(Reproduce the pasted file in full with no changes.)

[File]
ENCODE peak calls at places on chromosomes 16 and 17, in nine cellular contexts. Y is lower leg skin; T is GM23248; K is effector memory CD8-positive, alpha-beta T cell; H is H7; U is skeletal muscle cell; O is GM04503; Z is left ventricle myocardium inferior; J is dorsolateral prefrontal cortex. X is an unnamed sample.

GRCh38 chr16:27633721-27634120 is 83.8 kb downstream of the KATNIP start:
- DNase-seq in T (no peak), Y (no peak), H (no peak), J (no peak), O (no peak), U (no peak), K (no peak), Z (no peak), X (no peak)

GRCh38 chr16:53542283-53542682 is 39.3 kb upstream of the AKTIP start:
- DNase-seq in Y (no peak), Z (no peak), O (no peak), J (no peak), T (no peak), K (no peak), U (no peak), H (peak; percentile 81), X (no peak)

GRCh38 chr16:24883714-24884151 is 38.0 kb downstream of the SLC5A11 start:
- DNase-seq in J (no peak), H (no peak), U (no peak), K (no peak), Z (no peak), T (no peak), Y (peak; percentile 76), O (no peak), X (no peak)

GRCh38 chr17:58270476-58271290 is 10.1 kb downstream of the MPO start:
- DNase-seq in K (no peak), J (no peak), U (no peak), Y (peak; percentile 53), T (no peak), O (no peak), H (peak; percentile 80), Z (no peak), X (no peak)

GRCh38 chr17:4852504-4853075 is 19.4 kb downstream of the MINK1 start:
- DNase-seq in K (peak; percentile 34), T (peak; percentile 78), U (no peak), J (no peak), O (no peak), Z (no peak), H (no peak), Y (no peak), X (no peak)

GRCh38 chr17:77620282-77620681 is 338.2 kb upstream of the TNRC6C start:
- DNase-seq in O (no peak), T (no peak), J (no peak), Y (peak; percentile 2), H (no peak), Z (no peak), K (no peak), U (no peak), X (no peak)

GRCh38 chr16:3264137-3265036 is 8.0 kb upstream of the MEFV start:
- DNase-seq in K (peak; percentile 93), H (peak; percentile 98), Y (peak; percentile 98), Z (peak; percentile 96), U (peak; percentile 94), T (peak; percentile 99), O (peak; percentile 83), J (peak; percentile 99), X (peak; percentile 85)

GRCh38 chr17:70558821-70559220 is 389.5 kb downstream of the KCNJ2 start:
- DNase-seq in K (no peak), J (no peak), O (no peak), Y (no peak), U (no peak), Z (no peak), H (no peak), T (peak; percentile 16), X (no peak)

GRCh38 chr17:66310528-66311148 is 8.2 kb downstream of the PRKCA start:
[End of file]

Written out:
ENCODE peak calls at places on chromosomes 16 and 17, in nine cellular contexts. Y is lower leg skin; T is GM23248; K is effector memory CD8-positive, alpha-beta T cell; H is H7; U is skeletal muscle cell; O is GM04503; Z is left ventricle myocardium inferior; J is dorsolateral prefrontal cortex. X is an unnamed sample.

GRCh38 chr16:27633721-27634120 is 83.8 kb downstream of the KATNIP start:
- DNase-seq in T (no peak), Y (no peak), H (no peak), J (no peak), O (no peak), U (no peak), K (no peak), Z (no peak), X (no peak)

GRCh38 chr16:53542283-53542682 is 39.3 kb upstream of the AKTIP start:
- DNase-seq in Y (no peak), Z (no peak), O (no peak), J (no peak), T (no peak), K (no peak), U (no peak), H (peak; percentile 81), X (no peak)

GRCh38 chr16:24883714-24884151 is 38.0 kb downstream of the SLC5A11 start:
- DNase-seq in J (no peak), H (no peak), U (no peak), K (no peak), Z (no peak), T (no peak), Y (peak; percentile 76), O (no peak), X (no peak)

GRCh38 chr17:58270476-58271290 is 10.1 kb downstream of the MPO start:
- DNase-seq in K (no peak), J (no peak), U (no peak), Y (peak; percentile 53), T (no peak), O (no peak), H (peak; percentile 80), Z (no peak), X (no peak)

GRCh38 chr17:4852504-4853075 is 19.4 kb downstream of the MINK1 start:
- DNase-seq in K (peak; percentile 34), T (peak; percentile 78), U (no peak), J (no peak), O (no peak), Z (no peak), H (no peak), Y (no peak), X (no peak)

GRCh38 chr17:77620282-77620681 is 338.2 kb upstream of the TNRC6C start:
- DNase-seq in O (no peak), T (no peak), J (no peak), Y (peak; percentile 2), H (no peak), Z (no peak), K (no peak), U (no peak), X (no peak)

GRCh38 chr16:3264137-3265036 is 8.0 kb upstream of the MEFV start:
- DNase-seq in K (peak; percentile 93), H (peak; percentile 98), Y (peak; percentile 98), Z (peak; percentile 96), U (peak; percentile 94), T (peak; percentile 99), O (peak; percentile 83), J (peak; percentile 99), X (peak; percentile 85)

GRCh38 chr17:70558821-70559220 is 389.5 kb downstream of the KCNJ2 start:
- DNase-seq in K (no peak), J (no peak), O (no peak), Y (no peak), U (no peak), Z (no peak), H (no peak), T (peak; percentile 16), X (no peak)

GRCh38 chr17:66310528-66311148 is 8.2 kb downstream of the PRKCA start: